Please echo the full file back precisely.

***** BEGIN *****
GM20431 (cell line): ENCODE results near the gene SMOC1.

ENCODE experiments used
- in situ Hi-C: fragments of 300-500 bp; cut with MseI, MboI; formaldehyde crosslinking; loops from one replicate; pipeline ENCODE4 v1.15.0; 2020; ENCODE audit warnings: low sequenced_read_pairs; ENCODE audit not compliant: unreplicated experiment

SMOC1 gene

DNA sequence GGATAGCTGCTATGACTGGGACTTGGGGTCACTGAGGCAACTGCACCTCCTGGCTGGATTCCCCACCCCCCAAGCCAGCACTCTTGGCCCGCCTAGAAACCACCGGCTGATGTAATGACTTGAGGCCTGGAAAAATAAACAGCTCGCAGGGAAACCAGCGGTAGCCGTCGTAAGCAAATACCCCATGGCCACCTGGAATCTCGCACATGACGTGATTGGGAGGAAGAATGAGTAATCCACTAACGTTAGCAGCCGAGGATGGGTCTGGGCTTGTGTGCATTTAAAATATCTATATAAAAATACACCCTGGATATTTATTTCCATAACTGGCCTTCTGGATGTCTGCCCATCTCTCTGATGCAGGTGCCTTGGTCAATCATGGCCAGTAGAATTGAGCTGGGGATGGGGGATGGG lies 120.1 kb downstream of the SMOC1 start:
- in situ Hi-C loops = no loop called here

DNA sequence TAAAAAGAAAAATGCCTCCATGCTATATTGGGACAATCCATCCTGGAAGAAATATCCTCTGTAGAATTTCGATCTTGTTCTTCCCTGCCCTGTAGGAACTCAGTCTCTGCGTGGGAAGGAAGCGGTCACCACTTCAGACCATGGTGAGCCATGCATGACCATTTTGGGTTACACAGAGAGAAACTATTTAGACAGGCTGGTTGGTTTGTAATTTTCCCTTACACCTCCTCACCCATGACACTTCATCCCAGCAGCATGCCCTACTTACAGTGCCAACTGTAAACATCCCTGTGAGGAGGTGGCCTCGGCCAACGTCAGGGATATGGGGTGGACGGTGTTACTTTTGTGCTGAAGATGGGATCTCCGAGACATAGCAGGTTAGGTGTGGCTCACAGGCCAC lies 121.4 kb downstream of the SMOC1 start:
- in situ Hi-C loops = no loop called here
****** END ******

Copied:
GM20431 (cell line): ENCODE results near the gene SMOC1.

ENCODE experiments used
- in situ Hi-C: fragments of 300-500 bp; cut with MseI, MboI; formaldehyde crosslinking; loops from one replicate; pipeline ENCODE4 v1.15.0; 2020; ENCODE audit warnings: low sequenced_read_pairs; ENCODE audit not compliant: unreplicated experiment

SMOC1 gene

DNA sequence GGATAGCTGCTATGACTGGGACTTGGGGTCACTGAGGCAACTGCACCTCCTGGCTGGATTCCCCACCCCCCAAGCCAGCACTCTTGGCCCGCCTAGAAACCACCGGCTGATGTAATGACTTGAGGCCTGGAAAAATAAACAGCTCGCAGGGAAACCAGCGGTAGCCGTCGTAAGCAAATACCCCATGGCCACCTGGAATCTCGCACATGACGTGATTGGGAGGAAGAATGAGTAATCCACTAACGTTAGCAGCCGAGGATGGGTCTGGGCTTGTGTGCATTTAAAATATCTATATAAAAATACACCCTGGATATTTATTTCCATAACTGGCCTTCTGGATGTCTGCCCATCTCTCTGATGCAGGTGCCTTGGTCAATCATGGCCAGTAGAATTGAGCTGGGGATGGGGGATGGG lies 120.1 kb downstream of the SMOC1 start:
- in situ Hi-C loops = no loop called here

DNA sequence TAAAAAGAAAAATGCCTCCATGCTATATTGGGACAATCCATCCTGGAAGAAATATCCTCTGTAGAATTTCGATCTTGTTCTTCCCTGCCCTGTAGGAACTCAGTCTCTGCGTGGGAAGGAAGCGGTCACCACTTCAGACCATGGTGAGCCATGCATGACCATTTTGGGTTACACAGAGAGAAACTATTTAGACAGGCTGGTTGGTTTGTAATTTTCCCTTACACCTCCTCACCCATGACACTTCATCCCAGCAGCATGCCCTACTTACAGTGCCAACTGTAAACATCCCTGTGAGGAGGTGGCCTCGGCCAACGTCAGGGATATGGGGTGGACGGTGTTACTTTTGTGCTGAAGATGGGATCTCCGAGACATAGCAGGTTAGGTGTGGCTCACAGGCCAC lies 121.4 kb downstream of the SMOC1 start:
- in situ Hi-C loops = no loop called here